# Bit flags, Bit masks and why they are useful?

Bit flags, Bit masks and why they are useful? Explanation with examples.

First of all we want to know what bit flag is and what is bit mask, in this post I would like to give brief knowledge on bit flags and bit masks

Bit Flags: As of we know that we cannot access bits directly, So we have to use the bit-wise operators to set, unset, or query them.

Bit flags are the individual bits that are used to improve the efficiency of the storage.

In storage-intensive cases where we have lots of related Boolean options, it can be useful to “pack” 8 individual Boolean's into a single byte for storage efficiency purposes.

Why are bit flags useful?

Bit flags are used in two cases:

1) It is very much useful when you have many sets of identical bit flags.

Instead of a single ch_flags variable, consider the case where you have two ch_flags variables: ch_flags1 and ch_flags2, each of which can store 8 options. If you defined these as two separate sets of Boolean, you’d need 16 Boolean, and thus 16 bytes. However, using bit flags, the memory cost is only 10 (8 bytes to define the options, and 1 byte for each ch_flags variable). With 100 myflag variables, your memory cost would be 108 bytes instead of 800. The more identical variables you need, the more substantial your memory savings.

2) Imagine you had a function that could take any combination of 32 different options. One way to write that function would be to use 32 individual Boolean parameters:
```void My_Fun(bool option1, bool bVAl2, bool bVAl3, bool bVAl4, bool bVAl5, bool bVAl6, bool bVAl7, bool bVAl8, bool bVAl9, bool bVAl10, bool bVAl11, bool bVAl12, bool bVAl13, bool bVAl14, bool bVAl15, bool bVAl16, bool bVAl17, bool bVAl18, bool bVAl19, bool bVAl20, bool bVAl21, bool bVAl22, bool bVAl23, bool bVAl24, bool bVAl25, bool bVAl26, bool bVAl27, bool bVAl28, bool bVAl29, bool bVAl30, bool bVAl31, bool bVAl32);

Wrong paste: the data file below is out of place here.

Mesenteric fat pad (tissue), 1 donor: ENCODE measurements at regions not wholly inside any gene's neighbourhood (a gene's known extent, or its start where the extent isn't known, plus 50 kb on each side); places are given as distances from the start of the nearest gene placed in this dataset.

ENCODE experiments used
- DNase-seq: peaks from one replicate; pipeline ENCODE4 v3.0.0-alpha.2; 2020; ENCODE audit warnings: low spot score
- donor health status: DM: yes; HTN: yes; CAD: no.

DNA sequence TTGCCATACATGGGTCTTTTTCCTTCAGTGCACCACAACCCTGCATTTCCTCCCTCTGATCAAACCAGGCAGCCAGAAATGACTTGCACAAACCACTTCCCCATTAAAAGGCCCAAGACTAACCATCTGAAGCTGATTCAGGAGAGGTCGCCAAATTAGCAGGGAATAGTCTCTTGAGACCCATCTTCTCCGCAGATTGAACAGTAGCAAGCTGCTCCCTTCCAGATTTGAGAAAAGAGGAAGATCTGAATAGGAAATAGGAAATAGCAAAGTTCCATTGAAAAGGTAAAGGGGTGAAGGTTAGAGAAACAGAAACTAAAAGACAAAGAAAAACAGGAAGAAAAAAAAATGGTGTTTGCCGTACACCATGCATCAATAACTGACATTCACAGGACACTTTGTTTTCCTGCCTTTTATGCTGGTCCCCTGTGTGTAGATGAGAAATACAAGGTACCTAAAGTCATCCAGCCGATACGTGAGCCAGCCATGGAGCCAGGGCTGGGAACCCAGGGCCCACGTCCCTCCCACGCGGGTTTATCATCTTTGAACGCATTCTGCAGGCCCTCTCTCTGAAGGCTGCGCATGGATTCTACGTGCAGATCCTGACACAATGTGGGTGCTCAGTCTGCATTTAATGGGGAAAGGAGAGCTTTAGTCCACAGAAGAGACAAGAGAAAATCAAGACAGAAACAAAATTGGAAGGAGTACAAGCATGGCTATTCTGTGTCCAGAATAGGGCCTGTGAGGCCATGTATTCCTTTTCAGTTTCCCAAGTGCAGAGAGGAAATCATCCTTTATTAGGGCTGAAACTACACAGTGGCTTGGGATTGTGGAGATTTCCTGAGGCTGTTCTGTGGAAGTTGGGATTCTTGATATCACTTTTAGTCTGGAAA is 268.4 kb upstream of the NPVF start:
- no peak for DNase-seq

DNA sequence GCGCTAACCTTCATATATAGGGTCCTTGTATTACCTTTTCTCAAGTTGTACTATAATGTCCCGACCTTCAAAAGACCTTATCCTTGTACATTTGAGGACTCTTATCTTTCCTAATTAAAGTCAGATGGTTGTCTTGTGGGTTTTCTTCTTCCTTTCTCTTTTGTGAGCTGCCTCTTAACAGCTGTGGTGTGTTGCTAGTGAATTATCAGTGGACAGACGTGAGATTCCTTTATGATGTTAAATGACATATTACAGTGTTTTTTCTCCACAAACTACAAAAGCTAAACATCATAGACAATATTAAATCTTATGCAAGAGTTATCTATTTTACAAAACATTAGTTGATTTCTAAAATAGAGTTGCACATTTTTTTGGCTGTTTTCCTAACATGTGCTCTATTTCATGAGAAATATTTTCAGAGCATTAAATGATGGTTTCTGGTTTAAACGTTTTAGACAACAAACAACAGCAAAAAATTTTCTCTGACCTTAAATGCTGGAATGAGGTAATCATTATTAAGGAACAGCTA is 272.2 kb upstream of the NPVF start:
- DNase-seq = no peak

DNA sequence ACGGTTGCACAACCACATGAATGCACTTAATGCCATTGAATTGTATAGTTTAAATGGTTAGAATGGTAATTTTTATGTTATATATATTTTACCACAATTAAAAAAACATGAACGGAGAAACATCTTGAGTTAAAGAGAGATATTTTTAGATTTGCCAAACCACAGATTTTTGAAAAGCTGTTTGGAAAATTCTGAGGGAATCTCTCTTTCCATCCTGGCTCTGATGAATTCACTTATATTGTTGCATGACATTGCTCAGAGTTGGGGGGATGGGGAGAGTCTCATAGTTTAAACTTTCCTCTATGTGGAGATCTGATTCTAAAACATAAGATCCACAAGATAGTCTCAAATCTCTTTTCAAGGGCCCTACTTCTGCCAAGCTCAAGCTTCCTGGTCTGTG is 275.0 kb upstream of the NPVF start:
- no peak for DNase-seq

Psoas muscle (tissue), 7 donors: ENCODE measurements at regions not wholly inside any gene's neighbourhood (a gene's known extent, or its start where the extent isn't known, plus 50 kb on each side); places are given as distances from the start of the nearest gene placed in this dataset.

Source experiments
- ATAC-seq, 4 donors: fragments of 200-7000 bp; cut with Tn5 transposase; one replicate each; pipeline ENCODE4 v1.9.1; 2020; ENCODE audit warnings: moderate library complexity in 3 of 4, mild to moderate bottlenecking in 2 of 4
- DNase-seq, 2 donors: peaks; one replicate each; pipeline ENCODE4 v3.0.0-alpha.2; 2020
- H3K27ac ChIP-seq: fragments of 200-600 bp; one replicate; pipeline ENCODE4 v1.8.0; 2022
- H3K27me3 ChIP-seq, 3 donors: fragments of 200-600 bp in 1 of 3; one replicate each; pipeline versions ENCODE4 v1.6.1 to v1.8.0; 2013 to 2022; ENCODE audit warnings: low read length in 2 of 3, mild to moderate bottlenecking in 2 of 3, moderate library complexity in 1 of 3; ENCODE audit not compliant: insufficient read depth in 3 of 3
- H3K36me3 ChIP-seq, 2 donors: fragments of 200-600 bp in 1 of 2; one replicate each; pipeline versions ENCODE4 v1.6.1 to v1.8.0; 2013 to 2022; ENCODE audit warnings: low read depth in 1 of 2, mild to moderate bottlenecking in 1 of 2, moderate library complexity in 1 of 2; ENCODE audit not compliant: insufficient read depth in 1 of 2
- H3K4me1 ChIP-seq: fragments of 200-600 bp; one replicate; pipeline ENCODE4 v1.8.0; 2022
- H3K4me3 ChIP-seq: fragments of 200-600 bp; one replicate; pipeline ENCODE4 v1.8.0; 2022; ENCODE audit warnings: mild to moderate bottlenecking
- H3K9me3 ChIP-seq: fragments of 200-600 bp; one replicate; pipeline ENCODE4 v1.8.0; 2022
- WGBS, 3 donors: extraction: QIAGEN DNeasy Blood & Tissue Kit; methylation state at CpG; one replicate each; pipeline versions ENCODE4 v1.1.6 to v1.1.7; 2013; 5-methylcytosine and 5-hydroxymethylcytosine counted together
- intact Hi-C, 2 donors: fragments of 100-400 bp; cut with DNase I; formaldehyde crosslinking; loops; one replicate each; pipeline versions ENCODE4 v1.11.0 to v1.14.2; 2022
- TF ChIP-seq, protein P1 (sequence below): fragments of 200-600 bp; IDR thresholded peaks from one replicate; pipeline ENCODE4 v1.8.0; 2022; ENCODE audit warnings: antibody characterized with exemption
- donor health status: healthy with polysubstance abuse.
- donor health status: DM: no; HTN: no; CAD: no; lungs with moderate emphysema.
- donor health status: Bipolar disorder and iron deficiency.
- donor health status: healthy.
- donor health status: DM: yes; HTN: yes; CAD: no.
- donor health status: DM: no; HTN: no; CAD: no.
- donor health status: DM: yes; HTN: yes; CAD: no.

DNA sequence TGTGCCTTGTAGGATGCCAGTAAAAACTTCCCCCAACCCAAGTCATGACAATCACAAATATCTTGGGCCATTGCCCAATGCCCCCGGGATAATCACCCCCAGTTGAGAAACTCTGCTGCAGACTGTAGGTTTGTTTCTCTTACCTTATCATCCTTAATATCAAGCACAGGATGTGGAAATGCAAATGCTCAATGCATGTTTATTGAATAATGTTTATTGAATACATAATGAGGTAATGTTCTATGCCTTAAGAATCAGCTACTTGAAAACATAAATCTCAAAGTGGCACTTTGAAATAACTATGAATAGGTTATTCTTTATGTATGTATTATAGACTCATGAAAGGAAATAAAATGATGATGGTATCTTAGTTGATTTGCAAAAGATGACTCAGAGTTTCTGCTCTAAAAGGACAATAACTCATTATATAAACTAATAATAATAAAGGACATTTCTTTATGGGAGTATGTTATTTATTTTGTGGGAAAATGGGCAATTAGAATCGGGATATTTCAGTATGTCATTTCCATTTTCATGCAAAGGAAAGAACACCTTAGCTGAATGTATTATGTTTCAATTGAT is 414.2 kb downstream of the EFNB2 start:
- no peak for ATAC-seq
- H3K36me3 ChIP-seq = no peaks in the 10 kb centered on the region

```
Then when you wanted to call the function with bVAls 10 and 32 set to true, you’d have to do so like this:
```My_Fun(false, false, false, false, false, false, false, false, false, true, false, false, false, false, false, false, false, false, false, false, false, false, false, false, false, false, false, false, false, false, false, true);
```
This is ridiculously difficult to read (is that bVAl 9, 10, or 11 that’s set to true?), and also means you have to remember which parameters corresponds to which bVAl (is setting the edit flag the 9th, 10th, or 11th parameter?) It may also not be very performant, as every function call has to copy 32 booleans from the caller to the function. Instead, if you defined the function using bit flags like this:
`void My_Fun(unsigned int bVAls);`
Then you could use bit flags to pass in only the bVAls you wanted:
`My_Fun(bVAl10 | bVAl32);`
Not only is this much more readable, it’s likely to be more performing as well, since it only involves 2 operations (one bitwise OR and one parameter copy).

This is one of the reasons OpenGL opted to use bitflag parameters instead of many consecutive booleans.

Also, if you have unused bit flags and need to add bVAls later, you can just define the bit flag.

There’s no need to change the function prototype, which is good for backwards compatibility Here the individual bits are so called bit flags.

The below is the sample example which helps us to understand the basic example:
```const unsigned char Val1 = 0x01; // hex for 0000 0001
const unsigned char Val2= 0x02; // hex for 0000 0010
const unsigned char Val3= 0x04; // hex for 0000 0100